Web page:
Enhanced Recovery Pathways for Cardiac Surgery
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Purpose of Review
Enhanced recovery after surgery (ERAS) has become a widespread topic in perioperative medicine over the past 20 years. The goals of ERAS are to improve patient outcomes and perioperative experience, reduce length of hospital stay, minimize complications, and reduce cost. Interventions and factors before, during, and after surgery all potentially play a role with the cumulative effect being superior quality of patient care.
Preoperatively, patient and family education, optimization of nutritional status, and antibiotic prophylaxis all improve outcomes. Recovery is also expedited by the use of multimodal analgesia, regional anesthesia, and opioid reducing approaches. Intraoperatively, the anesthesiologist can have an impact by using less-invasive monitors appropriately to guide fluid and hemodynamic management as well as maintaining normothermia. Postoperatively, early enteral feeding, mobilization, and removal of invasive lines support patient recovery. Implementation of ERAS protocol in cardiac surgery faces challenges by some unique perioperative perspectives in cardiac surgery, such as systemic anticoagulation, use of cardiopulmonary bypass, significantly more hemodynamic variations, larger volume replacement, postoperative intubation and mechanical ventilation and associated sedation, and potentially significantly more co-existing morbidities than other surgical procedures.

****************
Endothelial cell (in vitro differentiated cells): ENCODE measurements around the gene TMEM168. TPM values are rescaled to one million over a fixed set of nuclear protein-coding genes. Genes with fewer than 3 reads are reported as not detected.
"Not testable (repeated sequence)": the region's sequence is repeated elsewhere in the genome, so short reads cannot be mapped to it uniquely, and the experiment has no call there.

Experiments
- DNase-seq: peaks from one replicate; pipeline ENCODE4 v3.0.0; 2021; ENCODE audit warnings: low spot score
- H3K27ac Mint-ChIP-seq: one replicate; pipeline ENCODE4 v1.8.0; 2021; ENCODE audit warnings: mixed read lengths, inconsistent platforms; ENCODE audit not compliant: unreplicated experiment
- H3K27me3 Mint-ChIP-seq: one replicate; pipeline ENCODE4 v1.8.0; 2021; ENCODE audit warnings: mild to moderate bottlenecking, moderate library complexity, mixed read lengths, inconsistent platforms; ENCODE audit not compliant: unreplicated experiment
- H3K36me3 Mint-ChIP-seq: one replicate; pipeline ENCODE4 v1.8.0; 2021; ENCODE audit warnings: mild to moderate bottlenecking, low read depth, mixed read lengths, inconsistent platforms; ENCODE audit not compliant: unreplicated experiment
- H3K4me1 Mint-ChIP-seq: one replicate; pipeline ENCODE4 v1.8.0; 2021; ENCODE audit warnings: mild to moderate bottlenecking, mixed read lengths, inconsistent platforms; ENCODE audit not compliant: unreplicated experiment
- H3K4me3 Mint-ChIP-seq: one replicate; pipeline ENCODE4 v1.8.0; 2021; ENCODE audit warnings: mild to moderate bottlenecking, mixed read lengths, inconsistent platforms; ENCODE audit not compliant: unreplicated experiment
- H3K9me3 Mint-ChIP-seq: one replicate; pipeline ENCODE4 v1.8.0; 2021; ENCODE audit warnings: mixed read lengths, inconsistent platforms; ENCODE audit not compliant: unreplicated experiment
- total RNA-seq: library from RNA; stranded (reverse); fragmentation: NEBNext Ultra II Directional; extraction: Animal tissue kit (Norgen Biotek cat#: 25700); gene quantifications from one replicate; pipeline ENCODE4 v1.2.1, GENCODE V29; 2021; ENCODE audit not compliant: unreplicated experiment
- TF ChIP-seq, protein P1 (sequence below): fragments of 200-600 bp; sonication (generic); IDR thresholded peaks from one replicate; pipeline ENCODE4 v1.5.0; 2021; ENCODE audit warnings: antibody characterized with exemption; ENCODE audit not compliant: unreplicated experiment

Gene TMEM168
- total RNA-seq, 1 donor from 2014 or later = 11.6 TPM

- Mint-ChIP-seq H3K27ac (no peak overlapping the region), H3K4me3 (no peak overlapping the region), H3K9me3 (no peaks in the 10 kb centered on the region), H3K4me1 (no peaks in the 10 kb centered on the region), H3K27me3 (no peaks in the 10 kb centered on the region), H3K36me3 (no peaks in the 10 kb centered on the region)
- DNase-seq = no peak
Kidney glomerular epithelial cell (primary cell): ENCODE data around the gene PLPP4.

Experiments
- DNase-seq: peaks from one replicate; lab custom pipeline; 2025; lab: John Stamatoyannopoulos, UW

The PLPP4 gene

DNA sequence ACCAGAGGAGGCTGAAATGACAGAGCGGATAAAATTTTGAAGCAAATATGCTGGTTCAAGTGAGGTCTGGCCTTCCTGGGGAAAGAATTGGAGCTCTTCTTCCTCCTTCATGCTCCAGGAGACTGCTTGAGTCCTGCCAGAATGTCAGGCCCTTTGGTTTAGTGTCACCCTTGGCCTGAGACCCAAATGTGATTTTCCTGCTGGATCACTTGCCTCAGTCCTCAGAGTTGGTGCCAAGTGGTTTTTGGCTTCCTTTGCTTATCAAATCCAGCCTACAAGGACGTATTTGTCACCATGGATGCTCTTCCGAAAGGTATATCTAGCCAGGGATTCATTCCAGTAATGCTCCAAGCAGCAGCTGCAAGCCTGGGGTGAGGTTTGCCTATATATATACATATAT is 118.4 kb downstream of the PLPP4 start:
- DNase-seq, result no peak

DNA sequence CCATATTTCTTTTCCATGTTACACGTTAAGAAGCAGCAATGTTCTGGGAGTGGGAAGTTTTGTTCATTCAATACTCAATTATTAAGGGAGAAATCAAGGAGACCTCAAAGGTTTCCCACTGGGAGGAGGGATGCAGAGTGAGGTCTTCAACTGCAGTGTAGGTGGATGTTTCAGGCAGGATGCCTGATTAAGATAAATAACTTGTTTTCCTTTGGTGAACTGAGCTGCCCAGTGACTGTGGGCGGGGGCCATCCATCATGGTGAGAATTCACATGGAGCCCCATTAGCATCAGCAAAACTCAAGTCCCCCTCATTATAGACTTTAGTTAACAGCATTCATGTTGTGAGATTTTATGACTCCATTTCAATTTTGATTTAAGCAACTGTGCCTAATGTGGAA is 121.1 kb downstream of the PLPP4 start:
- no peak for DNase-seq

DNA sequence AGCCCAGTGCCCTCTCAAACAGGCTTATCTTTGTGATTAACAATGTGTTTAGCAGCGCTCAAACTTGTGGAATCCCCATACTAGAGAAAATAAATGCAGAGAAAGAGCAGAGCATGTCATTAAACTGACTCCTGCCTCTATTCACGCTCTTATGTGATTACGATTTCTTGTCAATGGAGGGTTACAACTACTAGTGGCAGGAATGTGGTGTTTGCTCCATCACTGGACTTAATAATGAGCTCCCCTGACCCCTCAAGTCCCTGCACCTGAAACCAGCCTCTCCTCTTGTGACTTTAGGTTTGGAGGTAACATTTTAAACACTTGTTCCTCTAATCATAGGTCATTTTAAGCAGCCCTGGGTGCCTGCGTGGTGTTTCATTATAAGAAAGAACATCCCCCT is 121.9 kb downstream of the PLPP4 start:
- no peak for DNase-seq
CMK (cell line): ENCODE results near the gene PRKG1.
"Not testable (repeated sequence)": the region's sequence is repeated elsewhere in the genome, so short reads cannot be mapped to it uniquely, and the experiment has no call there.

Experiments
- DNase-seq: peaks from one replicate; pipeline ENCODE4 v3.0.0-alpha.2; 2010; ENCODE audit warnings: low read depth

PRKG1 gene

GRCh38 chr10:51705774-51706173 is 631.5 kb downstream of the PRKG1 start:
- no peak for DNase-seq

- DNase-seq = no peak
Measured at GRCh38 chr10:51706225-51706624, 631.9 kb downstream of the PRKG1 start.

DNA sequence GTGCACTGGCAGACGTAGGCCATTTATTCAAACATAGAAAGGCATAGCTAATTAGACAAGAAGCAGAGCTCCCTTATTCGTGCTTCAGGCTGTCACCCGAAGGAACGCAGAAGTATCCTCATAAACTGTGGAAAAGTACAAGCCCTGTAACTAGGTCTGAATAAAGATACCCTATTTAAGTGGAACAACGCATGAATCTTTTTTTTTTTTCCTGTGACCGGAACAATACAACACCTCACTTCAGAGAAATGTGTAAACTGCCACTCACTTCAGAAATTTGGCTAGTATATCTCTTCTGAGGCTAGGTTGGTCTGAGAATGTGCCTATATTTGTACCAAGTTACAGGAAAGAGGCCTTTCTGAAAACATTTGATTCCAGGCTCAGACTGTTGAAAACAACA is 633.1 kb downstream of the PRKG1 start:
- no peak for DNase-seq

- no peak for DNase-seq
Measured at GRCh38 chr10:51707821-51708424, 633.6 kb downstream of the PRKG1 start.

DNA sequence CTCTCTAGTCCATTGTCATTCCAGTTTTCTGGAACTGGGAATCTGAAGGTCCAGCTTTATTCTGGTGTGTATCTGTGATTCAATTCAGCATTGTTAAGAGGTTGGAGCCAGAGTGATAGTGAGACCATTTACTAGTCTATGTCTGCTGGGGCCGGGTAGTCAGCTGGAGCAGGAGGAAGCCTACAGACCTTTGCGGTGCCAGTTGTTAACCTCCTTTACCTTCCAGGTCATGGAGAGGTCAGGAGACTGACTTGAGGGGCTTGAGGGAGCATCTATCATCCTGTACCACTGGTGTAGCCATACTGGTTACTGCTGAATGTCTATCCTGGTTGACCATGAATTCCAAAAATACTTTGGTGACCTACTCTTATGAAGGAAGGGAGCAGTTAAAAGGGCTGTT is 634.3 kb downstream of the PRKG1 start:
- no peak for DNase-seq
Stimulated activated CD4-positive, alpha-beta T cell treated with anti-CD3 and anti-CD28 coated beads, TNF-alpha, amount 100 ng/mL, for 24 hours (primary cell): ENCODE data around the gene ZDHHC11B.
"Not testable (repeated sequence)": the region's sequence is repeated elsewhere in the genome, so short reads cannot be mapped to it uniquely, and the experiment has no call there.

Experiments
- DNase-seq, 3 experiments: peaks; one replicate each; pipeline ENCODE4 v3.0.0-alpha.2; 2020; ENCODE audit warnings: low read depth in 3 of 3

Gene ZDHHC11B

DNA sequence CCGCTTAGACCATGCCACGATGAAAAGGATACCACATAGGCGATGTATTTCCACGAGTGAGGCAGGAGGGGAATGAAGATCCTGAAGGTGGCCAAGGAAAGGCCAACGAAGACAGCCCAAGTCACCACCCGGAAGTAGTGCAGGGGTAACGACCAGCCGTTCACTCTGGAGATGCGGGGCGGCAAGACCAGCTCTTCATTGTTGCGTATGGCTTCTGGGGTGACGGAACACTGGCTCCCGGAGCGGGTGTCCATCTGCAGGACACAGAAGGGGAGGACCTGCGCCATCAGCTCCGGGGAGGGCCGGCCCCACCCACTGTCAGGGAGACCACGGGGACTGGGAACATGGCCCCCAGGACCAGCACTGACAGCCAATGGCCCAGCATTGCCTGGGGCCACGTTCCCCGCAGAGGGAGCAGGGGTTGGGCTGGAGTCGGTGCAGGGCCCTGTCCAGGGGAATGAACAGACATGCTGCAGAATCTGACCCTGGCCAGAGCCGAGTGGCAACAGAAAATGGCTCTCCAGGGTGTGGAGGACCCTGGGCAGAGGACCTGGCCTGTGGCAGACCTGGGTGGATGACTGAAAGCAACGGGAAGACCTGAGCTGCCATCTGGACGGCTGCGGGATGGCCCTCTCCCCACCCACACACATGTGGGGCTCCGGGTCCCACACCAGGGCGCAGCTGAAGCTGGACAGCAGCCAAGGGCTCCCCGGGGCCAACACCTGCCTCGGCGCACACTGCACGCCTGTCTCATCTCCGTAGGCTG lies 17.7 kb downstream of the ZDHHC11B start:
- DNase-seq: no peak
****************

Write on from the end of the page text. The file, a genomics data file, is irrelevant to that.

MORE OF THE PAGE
ERAS in cardiac surgery may benefit patients more related to its high risk and high cost nature. This manuscript specifically reviews the unique aspects of enhanced recovery in cardiac surgery.
KeywordsEnhanced recovery after surgery Cardiac surgery Cardiopulmonary bypass Pulmonary artery catheterization Transesophageal echocardiography Carbohydrate loading Antifibrinolytic agents Sternal wound infection
Compliance with Ethical Standards
Conflict of Interest
Scott R. Coleman, Ming Chen, Srikant Patel, Hong Yan, Marcus Zebrower, Julie A. Gayle, and Henry Liu declare no conflict of interest. Alan D. Kaye, MD PhD serves on the Speakers Bureau of Depomed and Merck. Richard D. Urman MD MBA received research funding from Medtronic.
Human and Animal Rights and Informed Consent
This article does not contain any studies with human or animal subjects performed by any of the authors.
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